It has been more than three years since the U.S. Senate last passed a budget. The last time Senate Majority Leader Harry Reid fulfilled his legal responsibility, Conan was still on NBC, Tea Parties hadn’t come together, and the iPad hadn’t yet been introduced.
Obama's personally taken out the world’s largest student loan to cover the four year period of his instruction. The $5 trillion in student loan debt disguised as the federal deficit may not seem economical, but when were student loans ever supposed to have anything to do with economics? They are just resources meant to hasten- and finance- the personal journey.
House Budget Committee Chairman Paul Ryan introduced a hard-core GOP budget last week. His committee passed the package in a 19-18 vote.
Growth solves a lot of problems. All those GDP ratios for spending, deficits, and debt look a lot better when the GDP denominator is rising rapidly. Not through inflation, but through new incentives to promote real growth.
In 2009, Obama pledged to cut the deficit in half by the end of his term. On Monday, he officially broke that promise, by unveiling a budget with the fourth consecutive deficit in excess of a trillion dollars. By the end of 2012, the national debt will exceed $16 trillion and by 2022, a whopping $25.9 trillion.
President Obama is nothing if not an incorrigible spendaholic, as his new budget reconfirms in spades. While the nation drowns in debt, Obama wants to buy new expensive Tinkertoys to indulge his utopian fantasies.
Milton Friedman was an extraordinary Nobel Prize-winning economist whose ideas helped underpin modern conservative economic theory. His contributions to economics and the conservative movement cannot be underestimated. Sadly, Milton Friedman passed away a little more than five years ago at the ripe old age of 94. Although Friedman is no longer with us, his words, his ideas, and his legacy live on. In honor of Friedman, here are some of his best quotations.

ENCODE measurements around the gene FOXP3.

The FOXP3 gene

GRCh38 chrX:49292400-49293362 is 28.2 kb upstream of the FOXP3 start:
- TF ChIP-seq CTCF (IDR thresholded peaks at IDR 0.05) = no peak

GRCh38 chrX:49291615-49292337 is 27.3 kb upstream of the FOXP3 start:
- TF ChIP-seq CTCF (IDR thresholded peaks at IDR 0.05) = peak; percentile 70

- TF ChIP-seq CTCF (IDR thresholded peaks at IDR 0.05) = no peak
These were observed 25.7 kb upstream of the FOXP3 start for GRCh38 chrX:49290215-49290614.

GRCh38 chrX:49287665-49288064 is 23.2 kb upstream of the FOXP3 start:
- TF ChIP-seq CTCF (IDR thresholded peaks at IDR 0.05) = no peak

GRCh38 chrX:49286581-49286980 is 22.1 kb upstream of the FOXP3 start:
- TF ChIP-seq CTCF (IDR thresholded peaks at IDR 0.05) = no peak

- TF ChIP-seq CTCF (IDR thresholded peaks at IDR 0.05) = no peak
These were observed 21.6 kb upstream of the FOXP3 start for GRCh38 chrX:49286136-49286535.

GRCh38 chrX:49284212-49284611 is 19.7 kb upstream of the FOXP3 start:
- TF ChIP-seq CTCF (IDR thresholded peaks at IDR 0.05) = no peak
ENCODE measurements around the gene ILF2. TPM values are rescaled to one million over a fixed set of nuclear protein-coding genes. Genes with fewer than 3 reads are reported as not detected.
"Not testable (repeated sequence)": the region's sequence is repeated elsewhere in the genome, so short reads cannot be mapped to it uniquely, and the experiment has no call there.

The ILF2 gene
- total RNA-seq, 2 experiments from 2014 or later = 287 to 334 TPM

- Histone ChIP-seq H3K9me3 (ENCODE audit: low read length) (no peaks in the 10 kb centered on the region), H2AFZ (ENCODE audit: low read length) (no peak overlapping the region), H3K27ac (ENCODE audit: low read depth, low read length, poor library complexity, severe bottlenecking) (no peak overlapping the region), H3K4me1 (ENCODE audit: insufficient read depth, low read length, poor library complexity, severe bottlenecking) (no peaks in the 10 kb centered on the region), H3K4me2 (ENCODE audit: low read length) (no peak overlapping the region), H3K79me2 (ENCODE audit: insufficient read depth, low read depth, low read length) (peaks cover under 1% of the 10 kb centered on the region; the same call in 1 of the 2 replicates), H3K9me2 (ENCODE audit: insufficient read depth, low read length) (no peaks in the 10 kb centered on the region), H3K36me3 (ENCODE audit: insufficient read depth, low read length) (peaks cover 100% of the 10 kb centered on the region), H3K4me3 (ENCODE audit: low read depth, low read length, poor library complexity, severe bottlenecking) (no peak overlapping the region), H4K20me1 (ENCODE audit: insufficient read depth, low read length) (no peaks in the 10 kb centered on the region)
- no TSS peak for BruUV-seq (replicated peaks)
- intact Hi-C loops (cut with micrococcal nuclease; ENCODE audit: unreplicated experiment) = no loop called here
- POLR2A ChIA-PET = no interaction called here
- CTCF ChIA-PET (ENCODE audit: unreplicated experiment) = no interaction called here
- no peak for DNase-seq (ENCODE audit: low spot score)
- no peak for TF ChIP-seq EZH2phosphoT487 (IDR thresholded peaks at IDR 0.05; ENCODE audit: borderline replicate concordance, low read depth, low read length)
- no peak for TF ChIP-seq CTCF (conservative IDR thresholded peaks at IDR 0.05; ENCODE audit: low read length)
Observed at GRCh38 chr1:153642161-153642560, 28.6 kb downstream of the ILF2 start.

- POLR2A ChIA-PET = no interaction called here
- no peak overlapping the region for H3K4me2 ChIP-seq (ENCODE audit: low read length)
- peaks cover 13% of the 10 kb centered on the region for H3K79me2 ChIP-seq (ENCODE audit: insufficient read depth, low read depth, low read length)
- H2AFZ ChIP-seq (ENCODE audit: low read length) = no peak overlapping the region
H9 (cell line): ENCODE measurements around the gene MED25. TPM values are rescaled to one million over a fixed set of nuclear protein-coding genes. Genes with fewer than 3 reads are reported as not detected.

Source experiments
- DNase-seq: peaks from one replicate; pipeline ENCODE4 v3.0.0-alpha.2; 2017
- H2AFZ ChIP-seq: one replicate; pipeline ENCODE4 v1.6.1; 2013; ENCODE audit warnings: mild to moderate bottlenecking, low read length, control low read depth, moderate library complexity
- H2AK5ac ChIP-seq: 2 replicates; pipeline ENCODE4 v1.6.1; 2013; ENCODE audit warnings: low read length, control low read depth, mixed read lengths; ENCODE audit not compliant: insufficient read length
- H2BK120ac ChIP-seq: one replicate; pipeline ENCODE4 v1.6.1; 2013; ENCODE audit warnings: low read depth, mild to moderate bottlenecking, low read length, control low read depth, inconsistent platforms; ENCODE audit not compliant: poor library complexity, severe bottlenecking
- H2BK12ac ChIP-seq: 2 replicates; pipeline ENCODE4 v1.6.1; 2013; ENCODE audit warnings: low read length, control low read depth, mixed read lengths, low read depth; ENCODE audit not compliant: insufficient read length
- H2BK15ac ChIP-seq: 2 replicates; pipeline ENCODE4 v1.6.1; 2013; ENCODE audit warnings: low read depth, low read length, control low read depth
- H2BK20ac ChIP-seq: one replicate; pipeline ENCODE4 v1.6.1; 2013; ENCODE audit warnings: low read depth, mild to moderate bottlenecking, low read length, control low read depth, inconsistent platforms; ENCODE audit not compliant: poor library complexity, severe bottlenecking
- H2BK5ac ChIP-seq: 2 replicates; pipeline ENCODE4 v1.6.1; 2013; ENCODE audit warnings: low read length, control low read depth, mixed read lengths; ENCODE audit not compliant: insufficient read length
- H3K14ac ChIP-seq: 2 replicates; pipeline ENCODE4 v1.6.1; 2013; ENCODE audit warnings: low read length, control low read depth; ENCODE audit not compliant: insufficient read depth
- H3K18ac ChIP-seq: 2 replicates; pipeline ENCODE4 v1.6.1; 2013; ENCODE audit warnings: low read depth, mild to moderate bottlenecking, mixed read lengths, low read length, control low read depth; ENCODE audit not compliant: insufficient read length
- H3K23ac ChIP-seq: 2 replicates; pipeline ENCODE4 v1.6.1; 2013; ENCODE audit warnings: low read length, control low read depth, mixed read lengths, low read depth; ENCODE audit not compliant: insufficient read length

The so-called "supercommittee" was doomed from the start, a victim of pie-in-the-sky thinking that a small, secretive legislative cabal could fix the debt crisis.</p><p> The idea that six Republicans and six Democrats in the midst of a highly charged election cycle could produce a budget-cutting plan within a few months was preposterous at best.
Is anyone really surprised that the Super Committee is failing to reach a deal to cut $1.2 trillion over ten years from the federal budget? Surely, the answer is no. This seems almost the inevitable conclusion of the predictable drama that began last summer, when last minute, debt ceiling negotiations punted the bigger budget questions to a Congressional “Super Committee” to convene in the fall.
Washington is once again in a deal making mode, and you are about to lose again. When Congress passed the massive debt increase bill earlier this year, it abdicated legislative responsibility to craft a solution to the spiraling debt. They gave the legislative responsibility to what Congress calls the Joint Select Committee on Deficit Reduction.